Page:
(Photron Super lamp) were used. The detection and quan-
tification limits of the methods were 1.1 and 3.8 μg L
-1
for
lead, and 0.07 and 0.23 μg L
-1
for cadmium.
Quality control
For internal quality control, two teeth were pow-
ered in a mortar and divided in two portions that were
weighed and placed into a 100-mL-beaker. One of the
portions was spiked with known quantities of cadmium
and lead, and both portions were digested and analyzed
applying the same procedure used for tooth samples.
Recoveries in spiked teeth were 106% for cadmium
and 107% for lead.
All glassware and plasticware were analyzed to guar-
antee their cleanness and the no contamination of the sam-
pling material. Blanks of deionized water with reagents
were included throughout the entire sample preparation
and analytical process. The results indicated that cadmium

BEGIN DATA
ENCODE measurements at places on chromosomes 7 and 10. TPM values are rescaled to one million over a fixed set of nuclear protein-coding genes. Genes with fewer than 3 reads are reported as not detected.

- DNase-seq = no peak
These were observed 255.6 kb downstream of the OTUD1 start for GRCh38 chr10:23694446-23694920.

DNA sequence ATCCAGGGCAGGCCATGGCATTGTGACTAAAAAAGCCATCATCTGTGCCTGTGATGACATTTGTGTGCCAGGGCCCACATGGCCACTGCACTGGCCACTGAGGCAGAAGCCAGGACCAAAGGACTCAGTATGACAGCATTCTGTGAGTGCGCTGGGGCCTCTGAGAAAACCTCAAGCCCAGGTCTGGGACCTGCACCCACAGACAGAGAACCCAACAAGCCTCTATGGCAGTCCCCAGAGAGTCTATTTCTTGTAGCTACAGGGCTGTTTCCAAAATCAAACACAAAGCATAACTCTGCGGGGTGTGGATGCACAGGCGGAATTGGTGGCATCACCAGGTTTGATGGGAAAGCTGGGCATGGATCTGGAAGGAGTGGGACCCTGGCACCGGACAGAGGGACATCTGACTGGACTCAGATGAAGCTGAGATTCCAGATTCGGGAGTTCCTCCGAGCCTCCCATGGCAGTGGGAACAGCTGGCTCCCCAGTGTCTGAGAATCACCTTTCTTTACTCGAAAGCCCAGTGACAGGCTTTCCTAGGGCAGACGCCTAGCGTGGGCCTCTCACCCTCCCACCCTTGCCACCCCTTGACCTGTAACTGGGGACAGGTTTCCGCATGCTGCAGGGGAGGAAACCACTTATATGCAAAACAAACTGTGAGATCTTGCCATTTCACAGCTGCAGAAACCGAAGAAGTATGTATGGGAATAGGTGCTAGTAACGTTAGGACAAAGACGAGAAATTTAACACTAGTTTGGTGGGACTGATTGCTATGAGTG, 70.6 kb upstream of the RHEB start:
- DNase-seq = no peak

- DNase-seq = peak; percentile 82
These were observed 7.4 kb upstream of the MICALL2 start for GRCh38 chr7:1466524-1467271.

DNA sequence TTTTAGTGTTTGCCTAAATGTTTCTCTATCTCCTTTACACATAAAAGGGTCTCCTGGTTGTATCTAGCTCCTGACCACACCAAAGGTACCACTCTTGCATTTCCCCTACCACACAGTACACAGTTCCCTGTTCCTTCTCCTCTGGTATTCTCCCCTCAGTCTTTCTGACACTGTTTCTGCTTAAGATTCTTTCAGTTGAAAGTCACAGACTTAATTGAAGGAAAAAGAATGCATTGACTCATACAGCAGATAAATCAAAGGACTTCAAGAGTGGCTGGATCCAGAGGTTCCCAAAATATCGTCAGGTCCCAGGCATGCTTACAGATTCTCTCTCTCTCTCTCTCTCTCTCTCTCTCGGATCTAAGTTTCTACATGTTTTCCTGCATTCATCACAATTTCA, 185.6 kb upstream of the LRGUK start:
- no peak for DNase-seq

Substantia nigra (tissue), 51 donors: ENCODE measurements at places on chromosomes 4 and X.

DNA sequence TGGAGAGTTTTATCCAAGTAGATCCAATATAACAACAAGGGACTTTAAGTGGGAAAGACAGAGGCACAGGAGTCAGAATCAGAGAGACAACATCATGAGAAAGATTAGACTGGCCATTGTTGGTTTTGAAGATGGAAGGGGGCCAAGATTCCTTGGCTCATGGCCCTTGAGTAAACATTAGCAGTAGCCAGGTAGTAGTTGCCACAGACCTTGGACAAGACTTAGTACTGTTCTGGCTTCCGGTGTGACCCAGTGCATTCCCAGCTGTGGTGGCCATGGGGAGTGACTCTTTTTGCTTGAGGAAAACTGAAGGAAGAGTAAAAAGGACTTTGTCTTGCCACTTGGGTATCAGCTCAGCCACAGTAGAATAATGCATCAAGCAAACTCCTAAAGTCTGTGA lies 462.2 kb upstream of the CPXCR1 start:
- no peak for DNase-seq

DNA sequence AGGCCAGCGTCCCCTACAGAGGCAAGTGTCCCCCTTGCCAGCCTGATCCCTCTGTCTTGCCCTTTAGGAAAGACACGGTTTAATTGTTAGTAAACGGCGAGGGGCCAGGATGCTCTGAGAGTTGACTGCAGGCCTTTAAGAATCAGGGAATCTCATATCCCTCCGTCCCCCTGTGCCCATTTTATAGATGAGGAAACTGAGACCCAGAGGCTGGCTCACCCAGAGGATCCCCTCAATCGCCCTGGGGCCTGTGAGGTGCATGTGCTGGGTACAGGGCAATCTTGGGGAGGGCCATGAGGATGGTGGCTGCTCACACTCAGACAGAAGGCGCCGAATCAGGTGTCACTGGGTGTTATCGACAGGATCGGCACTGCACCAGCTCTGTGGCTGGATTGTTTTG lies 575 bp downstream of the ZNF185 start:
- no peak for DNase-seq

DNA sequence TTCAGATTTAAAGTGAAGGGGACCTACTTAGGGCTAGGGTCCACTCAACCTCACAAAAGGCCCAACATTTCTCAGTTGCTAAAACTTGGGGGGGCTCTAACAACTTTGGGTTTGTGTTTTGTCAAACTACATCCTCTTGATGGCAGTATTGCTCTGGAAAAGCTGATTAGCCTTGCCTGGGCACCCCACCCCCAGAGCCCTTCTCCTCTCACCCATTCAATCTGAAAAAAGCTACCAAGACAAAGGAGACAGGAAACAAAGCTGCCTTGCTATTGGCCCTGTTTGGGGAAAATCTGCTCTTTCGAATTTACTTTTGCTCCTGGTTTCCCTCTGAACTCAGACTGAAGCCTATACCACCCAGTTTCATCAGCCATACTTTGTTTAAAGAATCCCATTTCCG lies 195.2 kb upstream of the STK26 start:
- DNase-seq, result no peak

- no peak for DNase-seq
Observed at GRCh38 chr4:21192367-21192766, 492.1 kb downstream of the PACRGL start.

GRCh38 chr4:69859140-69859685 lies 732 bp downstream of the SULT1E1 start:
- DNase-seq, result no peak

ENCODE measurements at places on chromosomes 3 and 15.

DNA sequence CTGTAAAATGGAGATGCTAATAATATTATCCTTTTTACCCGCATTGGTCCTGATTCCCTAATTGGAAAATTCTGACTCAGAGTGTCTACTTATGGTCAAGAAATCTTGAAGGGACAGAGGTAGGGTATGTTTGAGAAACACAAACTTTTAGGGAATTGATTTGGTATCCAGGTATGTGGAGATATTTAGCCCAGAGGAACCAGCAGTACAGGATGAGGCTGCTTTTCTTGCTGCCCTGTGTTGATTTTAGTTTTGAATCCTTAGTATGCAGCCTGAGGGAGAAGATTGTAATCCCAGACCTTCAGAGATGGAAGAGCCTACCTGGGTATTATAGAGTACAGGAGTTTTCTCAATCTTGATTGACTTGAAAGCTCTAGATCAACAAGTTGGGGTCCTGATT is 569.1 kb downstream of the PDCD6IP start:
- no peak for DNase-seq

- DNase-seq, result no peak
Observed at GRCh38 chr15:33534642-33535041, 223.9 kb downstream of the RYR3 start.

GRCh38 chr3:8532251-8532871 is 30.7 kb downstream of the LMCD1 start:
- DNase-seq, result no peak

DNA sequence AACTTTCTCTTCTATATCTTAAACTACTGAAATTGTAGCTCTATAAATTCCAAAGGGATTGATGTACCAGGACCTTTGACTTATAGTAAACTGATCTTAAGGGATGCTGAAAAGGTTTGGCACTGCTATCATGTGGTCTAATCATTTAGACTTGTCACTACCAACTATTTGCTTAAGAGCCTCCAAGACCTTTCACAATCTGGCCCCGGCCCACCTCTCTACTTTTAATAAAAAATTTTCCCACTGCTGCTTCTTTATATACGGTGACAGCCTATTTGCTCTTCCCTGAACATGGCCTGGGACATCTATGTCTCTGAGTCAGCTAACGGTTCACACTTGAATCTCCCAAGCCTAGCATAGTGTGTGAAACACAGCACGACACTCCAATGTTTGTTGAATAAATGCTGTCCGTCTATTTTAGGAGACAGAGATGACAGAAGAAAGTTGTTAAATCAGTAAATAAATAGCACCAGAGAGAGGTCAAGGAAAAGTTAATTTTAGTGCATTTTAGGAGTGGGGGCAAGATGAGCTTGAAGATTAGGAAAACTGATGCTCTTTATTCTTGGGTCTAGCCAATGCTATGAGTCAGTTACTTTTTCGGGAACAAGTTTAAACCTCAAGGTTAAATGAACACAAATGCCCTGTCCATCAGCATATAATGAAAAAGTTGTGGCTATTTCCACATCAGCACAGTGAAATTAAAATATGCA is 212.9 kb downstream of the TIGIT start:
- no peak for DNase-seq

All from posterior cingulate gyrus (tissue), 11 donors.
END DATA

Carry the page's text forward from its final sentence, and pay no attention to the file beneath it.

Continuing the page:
and lead concentrations were below the detection limits.
The total error of the analytical method was deter-
mined by quality control check samples prepared in the
laboratory. Ten replicate measurements of each metal
were made. The results showed that the total error was
2.3% and 1.1% for Cd and Pb, respectively.
Statistical analysis
The Statistical Package for the Social Sciences (SPSS)
10.0 was used. Samples were classified according to tooth
type, tooth position, gender, age, socioeconomic level, and
use or no use of color crayons.
Out of 79 healthy teeth (teeth without fillings, caries or